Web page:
The people working to elect the next president are investing more than just their experience and time in these campaigns. Some are also sending money to their candidates.
Presidential candidates, mostly Jeb Bush and Hillary Clinton, raised roughly $130,000 from about 100 people working on their campaigns, according to a National Journal analysis of itemized donations made public in second-quarter filings with the Federal Election Commission.
The donations cover people who listed presidential campaigns as their employers or appeared on campaign payrolls. They range from $900 in computers handed over to former Rhode Island Gov. Lincoln Chafee's campaign, to maximum contributions from staffers and their spouses, as was the case with Frank Sadler, Carly Fiorina's campaign manager, and his wife Kelly, a reporter for the Washington Times, who gave $5,400 to Fiorina's campaign. Employees in every level of the hierarchy — from campaign manager to intern — chipped in at least $200 to various campaigns.
Clinton's campaign staff — led by campaign chairman John Podesta and campaign manager Robby Mook — gave the most back to their campaign in the spring, putting $50,000 into her run for president. (That works out to about one-tenth of one percent of Clinton's total fundraising in the second quarter.) People working for Martin O'Malley's presidential bid gave less than $7,000 in the same time. If any staff for Bernie Sanders donated to their boss last quarter, it was in small, unitemized amounts — under $200.
Among Republicans, Bush's staff appeared to be most generous to their boss, giving $40,000 in itemized contributions back to the former governor of Florida. About half of that, including a $2,700 gift from Bush campaign manager Danny Diaz, came in the last week of June, right before the second quarter ended — and right after Bush formally announced his campaign. Former Hewlett-Packard CEO Fiorina collected about $13,500 in itemized contributions from five people on her campaign who all gave the legal maximum May 4, the day she launched her campaign.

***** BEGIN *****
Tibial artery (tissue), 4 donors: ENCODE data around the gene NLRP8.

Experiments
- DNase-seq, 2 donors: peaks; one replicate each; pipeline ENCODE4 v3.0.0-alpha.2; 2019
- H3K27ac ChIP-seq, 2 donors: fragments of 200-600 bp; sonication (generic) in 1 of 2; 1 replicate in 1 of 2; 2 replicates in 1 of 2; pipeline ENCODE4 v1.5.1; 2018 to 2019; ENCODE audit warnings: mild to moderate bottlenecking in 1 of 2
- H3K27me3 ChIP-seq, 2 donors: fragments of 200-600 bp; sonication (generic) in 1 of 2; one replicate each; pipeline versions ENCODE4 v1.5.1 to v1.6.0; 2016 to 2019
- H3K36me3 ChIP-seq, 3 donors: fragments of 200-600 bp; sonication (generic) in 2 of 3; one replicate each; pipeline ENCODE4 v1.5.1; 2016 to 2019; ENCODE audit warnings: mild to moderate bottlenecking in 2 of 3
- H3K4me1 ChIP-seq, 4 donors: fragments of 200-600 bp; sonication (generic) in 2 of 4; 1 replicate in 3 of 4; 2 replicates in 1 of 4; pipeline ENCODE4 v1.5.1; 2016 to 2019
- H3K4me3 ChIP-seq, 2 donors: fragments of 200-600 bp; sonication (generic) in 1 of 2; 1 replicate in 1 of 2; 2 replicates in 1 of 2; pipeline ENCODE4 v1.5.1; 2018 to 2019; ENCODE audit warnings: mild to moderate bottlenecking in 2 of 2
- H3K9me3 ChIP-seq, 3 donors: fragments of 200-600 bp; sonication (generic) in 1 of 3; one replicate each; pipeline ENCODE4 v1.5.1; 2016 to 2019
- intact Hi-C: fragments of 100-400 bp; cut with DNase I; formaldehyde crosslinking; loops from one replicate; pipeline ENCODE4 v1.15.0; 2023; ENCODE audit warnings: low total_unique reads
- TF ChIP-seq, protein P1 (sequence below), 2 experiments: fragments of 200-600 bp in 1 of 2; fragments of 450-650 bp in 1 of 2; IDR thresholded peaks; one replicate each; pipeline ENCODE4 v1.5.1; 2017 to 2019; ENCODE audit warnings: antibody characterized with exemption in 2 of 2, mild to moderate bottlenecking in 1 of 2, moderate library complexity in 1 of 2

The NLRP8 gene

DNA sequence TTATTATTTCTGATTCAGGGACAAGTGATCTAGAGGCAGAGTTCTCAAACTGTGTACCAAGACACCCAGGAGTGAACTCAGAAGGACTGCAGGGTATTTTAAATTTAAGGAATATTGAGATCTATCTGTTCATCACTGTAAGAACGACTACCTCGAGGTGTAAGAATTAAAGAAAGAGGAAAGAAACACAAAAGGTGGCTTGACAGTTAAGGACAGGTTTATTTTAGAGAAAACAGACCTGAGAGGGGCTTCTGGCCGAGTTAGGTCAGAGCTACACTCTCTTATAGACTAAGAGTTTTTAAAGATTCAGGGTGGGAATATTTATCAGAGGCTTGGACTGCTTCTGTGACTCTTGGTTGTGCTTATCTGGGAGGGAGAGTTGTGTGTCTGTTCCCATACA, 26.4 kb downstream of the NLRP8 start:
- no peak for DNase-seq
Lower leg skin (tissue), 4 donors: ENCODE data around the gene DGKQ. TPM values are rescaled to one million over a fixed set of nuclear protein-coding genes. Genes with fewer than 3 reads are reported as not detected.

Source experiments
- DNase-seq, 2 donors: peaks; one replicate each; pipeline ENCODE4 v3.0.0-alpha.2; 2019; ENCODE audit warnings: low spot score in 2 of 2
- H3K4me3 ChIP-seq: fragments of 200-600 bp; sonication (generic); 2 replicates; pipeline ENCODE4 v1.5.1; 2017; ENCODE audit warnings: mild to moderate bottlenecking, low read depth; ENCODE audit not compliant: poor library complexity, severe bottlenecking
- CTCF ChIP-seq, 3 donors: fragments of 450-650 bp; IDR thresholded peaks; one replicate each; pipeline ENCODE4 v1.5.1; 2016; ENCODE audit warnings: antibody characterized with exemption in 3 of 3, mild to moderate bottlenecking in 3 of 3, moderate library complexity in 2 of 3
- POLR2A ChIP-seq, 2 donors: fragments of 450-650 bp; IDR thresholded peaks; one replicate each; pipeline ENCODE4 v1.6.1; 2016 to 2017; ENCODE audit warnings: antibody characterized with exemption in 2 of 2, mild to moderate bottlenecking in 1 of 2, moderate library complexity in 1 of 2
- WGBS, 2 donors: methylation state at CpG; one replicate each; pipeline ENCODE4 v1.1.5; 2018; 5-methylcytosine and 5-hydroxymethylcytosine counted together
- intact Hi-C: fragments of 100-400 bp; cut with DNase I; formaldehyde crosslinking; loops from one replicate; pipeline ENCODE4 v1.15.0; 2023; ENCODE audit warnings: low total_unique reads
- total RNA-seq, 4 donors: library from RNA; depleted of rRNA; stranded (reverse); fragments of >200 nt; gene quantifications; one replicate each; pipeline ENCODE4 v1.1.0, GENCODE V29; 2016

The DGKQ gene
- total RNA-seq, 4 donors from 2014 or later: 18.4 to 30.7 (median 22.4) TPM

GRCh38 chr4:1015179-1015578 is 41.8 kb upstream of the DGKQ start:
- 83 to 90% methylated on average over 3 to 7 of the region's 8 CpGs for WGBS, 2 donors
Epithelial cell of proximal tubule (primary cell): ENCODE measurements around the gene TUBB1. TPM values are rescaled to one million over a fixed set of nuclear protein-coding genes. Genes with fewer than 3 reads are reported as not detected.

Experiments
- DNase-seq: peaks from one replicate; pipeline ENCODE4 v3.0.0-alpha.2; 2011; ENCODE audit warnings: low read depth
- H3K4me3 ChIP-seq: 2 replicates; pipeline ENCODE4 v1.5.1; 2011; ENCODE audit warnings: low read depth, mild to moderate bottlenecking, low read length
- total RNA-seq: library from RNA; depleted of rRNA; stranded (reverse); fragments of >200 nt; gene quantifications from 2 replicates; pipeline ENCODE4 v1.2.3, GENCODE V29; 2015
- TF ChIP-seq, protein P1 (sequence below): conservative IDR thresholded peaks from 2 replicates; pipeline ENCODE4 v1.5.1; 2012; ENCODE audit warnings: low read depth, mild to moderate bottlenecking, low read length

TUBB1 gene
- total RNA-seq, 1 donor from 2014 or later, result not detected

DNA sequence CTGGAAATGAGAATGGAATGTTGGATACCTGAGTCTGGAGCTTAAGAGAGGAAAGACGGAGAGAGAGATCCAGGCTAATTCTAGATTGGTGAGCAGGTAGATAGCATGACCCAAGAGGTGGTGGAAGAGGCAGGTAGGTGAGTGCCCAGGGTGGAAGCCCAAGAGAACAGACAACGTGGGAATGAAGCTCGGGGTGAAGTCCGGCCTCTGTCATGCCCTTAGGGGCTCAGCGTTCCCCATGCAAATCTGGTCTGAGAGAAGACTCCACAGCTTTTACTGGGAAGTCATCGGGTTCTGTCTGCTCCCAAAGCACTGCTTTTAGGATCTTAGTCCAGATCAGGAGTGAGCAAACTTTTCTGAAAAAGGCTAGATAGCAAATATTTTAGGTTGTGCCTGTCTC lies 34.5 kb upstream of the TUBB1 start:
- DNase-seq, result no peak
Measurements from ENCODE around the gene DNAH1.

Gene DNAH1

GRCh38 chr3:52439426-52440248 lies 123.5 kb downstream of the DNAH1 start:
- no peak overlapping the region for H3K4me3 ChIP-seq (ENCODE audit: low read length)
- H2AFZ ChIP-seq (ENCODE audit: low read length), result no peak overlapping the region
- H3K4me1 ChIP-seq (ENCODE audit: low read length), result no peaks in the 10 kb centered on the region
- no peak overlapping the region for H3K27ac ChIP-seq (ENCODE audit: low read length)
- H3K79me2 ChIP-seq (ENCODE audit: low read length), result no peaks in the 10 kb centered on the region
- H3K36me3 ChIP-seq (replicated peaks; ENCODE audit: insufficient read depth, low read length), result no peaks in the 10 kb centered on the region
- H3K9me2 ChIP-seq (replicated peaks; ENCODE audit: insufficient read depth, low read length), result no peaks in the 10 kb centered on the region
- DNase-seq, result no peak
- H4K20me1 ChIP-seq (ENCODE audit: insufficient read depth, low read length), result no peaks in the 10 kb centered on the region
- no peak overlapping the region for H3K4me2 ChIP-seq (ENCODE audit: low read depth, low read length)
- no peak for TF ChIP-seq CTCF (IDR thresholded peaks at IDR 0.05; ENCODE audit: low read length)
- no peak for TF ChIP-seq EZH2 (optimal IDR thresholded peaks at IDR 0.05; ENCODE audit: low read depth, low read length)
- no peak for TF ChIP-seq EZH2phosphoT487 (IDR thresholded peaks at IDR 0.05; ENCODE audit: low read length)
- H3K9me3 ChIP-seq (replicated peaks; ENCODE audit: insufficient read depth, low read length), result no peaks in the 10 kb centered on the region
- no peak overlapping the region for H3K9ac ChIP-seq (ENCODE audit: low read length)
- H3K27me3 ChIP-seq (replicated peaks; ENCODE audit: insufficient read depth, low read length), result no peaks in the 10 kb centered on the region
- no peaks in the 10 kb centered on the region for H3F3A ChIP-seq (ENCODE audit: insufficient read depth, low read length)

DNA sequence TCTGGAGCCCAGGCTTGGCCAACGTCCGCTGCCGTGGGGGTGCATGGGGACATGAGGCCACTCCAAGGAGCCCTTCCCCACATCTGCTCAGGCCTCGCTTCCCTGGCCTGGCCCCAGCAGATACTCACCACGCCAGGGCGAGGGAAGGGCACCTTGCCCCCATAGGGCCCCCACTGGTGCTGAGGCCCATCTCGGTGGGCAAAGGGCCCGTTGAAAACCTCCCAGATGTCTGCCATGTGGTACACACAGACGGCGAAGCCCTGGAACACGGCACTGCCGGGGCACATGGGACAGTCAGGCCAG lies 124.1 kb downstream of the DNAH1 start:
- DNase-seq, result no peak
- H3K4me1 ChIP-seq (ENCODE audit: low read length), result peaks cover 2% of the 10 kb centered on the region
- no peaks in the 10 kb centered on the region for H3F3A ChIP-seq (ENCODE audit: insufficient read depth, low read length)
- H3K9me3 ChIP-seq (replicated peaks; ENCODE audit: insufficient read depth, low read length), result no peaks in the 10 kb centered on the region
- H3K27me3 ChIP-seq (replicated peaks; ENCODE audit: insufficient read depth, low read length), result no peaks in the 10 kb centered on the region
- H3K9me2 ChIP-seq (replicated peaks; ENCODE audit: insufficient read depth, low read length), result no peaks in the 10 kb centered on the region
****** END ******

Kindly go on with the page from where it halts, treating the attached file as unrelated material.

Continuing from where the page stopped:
Employees of the other Republican candidates that filed disclosure reports for the second quarter — including Ben Carson, George Pataki, Lindsey Graham, Marco Rubio, Mike Huckabee, Rick Perry, Rick Santorum, and Ted Cruz — didn't give more than four figures collectively to any given campaign. Staffers for Donald Trump and Rand Paul didn't disclose any large donations to their bosses' campaigns.
We'll have to wait until the third quarter to see how much that staffers for Scott Walker, Chris Christie, John Kasich, Jim Gilmore, and Jim Webb gave to their campaigns. Since they didn't officially begin their presidential campaigns until July, their fundraising won't be disclosed until October.
Most of the staffers contributing to the campaigns also appeared on the campaigns' payroll during the same quarter. However, there are some who are supporting the campaign professionally but are not listed in the campaign's salary records, including Pataki's lone staffer/donor: assistant Kimberly Cappelleri.
Zach Cohen is a web producer for National Journal Hotline. Before joining National Journal in 2014, he interned at The Washington Post, Time Magazine, USA Today and PBS MediaShift and wrote about politics and government for New Voices. Zach was born and raised in New Jersey and got his bachelor's degree in international relations from American University, where he served as editor-in-chief of The Eagle, the school newspaper.